HIV/AIDS is considered the most significant and devastating public health issue of our time.
In the 1980s, HIV was an obscure virus with no treatment available to those infected, but HIV care and treatment have undergone significant changes. Now, persons with HIV have access to effective treatments. However, more than 1.1 million Americans are living with HIV and this number grows by about 50,000 each year.
The Department of Health and Human Services began to provide funding for the AETCs in 1988. The AIDS Education and Training Centers are administered by the Health Resources and Services Administration (HRSA), HIV/AIDS Bureau, Division of Training and Technical Assistance. The MidAtlantic AIDS Education and Training Center is part of a network of 8 regional AIDS Education & Training Centers and 3 national centers across the US including Puerto Rico and US territories. Federal funding for the AETCs is part of the Ryan White Care Act that was enacted in 1991 to fund services for persons living with HIV/AIDS.
The activities of the MidAtlantic AIDS Education and Training Center continue to be aimed at reaching the goals set forth in the guidance for this 5 year cycle as well as meeting the aims of the National AIDS Strategy, HIV/AIDS Bureau priorities and responding to the impact of the Affordable Care Act on the treatment and care of persons living with HIV.
Considerable effort has been aimed at reaching not only Ryan White providers but those providers within settings not receiving Ryan White funding, such as community health centers, hospitals, and other agencies and programs serving minorities, the poor, and the disenfranchised. These are challenging times for health care in general, and HIV and related clinical issues, and those individuals infected as well as their family, and networks.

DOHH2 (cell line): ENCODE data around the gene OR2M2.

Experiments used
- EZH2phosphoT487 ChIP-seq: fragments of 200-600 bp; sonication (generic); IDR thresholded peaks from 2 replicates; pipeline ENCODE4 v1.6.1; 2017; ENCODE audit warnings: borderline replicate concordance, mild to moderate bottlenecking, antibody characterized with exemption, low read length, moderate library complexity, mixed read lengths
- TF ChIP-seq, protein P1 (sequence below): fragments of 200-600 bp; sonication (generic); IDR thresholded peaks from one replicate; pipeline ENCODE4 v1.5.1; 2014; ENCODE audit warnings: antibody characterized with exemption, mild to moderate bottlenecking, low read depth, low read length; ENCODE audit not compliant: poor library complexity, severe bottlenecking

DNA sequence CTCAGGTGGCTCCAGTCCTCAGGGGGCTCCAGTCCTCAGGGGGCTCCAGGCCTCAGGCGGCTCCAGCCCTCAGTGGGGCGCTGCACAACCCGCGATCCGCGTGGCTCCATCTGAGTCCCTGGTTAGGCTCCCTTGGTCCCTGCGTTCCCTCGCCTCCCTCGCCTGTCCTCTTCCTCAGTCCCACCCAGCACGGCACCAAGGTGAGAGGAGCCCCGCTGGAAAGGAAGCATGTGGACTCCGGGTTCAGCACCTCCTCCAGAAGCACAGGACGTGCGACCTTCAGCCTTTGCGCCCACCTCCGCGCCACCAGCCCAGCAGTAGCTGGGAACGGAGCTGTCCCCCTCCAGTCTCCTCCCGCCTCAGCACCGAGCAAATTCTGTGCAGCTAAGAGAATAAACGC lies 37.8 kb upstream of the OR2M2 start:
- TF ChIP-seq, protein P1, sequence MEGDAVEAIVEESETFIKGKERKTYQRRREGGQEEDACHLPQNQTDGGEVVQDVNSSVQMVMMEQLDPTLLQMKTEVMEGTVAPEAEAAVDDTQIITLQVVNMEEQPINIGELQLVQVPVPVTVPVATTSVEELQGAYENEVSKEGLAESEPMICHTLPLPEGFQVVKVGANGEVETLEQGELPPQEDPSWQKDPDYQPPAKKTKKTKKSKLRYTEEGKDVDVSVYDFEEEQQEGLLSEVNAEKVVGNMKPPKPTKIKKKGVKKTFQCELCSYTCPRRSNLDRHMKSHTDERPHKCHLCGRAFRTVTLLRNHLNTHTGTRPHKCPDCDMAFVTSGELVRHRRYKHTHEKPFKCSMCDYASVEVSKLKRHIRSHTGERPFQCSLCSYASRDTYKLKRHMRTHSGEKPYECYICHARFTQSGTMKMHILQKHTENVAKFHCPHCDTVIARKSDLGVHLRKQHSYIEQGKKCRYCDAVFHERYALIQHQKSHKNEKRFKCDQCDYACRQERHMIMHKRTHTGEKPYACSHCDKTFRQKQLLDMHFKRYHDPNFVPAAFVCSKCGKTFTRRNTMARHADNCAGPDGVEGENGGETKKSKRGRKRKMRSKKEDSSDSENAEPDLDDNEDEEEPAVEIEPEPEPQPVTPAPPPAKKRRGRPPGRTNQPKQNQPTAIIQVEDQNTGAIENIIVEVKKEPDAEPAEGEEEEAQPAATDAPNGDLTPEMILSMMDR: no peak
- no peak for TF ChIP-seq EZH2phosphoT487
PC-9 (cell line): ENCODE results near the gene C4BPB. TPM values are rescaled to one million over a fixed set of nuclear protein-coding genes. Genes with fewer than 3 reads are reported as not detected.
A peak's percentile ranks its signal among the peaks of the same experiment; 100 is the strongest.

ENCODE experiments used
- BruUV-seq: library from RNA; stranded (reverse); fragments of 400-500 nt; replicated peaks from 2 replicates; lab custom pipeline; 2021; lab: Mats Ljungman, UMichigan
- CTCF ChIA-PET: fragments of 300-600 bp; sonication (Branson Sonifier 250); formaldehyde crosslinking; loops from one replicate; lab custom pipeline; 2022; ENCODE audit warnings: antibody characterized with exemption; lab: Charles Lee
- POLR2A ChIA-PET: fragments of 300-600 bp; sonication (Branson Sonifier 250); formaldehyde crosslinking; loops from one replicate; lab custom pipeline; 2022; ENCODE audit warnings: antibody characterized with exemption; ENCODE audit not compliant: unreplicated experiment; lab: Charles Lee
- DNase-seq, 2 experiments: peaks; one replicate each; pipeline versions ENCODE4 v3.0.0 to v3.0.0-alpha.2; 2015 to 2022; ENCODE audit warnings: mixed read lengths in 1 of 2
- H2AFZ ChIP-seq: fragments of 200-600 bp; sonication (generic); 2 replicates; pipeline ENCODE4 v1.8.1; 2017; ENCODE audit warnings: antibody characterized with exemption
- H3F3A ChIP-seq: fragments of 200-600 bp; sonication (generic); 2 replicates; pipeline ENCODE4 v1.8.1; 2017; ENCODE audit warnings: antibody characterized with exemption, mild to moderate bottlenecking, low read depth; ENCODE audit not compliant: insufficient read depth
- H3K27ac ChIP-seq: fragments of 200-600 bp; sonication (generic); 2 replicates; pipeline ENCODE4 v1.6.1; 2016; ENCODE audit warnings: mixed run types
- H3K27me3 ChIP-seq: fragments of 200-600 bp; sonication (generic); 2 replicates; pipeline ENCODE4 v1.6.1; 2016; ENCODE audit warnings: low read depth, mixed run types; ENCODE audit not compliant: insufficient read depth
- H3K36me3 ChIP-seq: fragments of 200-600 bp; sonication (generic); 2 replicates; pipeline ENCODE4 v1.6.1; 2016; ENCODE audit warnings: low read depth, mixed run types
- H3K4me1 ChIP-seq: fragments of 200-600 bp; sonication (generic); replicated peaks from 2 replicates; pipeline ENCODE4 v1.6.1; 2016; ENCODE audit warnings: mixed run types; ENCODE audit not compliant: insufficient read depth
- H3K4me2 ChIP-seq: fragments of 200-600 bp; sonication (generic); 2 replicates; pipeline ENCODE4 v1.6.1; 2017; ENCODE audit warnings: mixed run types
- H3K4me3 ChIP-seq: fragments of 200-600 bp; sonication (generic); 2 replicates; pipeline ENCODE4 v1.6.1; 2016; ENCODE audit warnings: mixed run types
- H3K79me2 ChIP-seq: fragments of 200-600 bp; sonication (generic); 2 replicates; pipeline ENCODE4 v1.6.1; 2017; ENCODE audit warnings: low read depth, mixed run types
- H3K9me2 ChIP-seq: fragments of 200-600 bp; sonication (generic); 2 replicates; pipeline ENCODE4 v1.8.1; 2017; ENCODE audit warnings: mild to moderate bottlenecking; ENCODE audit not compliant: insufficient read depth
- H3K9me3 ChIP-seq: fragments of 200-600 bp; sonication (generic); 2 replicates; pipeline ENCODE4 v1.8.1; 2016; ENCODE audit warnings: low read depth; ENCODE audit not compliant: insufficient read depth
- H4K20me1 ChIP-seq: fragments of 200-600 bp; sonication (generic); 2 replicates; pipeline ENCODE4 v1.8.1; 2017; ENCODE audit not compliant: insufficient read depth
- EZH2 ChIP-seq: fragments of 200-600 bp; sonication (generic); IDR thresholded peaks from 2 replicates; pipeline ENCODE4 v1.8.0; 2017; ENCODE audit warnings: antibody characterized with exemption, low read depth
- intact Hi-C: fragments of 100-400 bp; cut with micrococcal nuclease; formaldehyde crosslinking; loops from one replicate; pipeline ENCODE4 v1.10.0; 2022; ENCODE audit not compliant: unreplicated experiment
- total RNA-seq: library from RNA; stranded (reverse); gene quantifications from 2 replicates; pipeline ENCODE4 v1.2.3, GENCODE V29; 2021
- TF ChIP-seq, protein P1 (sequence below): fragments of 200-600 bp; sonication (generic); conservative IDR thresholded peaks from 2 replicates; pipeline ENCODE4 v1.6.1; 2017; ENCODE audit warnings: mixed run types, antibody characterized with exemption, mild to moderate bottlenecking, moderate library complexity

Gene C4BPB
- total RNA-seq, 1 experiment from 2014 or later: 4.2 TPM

Our AETC has a history of remarkable nimble response to the changing needs of persons with HIV and for the health care professionals and clinical team that provides prevention, treatment, and care for persons with HIV within our region. This has been part of the ongoing discussion on our consortium conference calls, meetings in revising approaches and identifying important public health issues related to HIV that need to be addressed by the AETC. Our RP directors are networked with local, state, and community leaders and users of HIV services to gain specific information about how the AETC can improve access and quality of HIV care.
The implementation of the Affordable Care Act (ACA) brings opportunities and challenges for health care providers. More health care clinics and systems will be asked to provide prevention and treatment services for people living with and at risk for HIV infection. However, many of these clinicians are not prepared to provide current prevention and treatment.
With the influx of new patients, more clinicians are needed to provide competent, front-line, primary care services to PLWH. The success of antiretroviral therapy (ART), prevention of opportunistic infections, and related co-morbidities which has led to PLWH living longer but facing a growing number of complications and co-morbidities as they age, making their care more complicated. Furthermore, the goal to scale up HIV testing and linkage to care and implement high impact prevention requires an engaged primary care system.
Health professionals on the front lines of HIV prevention, treatment, and care face many challenges:
(1) a patient population that is disproportionately poor but in need of sophisticated and rapidly evolving treatment regimens;
(2) a shortage of qualified caregivers, particularly in rural and urban areas;
(3) a complex health care delivery system; and
(4) changing treatment and prevention guidelines and standards of care.